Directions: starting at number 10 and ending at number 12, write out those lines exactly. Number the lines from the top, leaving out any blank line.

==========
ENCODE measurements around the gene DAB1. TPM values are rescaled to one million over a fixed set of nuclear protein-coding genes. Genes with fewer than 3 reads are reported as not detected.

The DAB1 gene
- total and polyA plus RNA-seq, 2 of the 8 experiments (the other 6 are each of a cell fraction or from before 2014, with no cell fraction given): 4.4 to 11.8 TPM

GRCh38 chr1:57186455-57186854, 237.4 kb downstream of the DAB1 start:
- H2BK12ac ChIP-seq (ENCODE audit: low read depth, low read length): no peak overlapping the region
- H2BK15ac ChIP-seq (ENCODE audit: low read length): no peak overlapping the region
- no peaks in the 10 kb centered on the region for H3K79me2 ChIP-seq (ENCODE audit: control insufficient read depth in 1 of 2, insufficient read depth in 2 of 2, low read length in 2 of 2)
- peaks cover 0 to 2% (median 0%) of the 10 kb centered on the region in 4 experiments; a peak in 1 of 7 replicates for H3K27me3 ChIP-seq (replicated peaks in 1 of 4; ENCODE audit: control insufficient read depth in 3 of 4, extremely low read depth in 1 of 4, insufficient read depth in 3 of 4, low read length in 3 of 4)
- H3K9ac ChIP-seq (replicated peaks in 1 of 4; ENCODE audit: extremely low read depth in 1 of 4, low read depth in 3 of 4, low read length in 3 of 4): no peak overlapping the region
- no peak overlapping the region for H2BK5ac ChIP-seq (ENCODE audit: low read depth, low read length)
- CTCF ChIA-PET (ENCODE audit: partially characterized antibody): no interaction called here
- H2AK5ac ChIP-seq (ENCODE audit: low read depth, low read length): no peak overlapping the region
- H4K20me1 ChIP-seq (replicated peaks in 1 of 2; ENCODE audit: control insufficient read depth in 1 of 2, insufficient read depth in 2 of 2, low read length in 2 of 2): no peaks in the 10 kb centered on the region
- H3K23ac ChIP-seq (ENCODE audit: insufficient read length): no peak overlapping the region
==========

- no peak overlapping the region for H2BK5ac ChIP-seq (ENCODE audit: low read depth, low read length)
- CTCF ChIA-PET (ENCODE audit: partially characterized antibody): no interaction called here
- H2AK5ac ChIP-seq (ENCODE audit: low read depth, low read length): no peak overlapping the region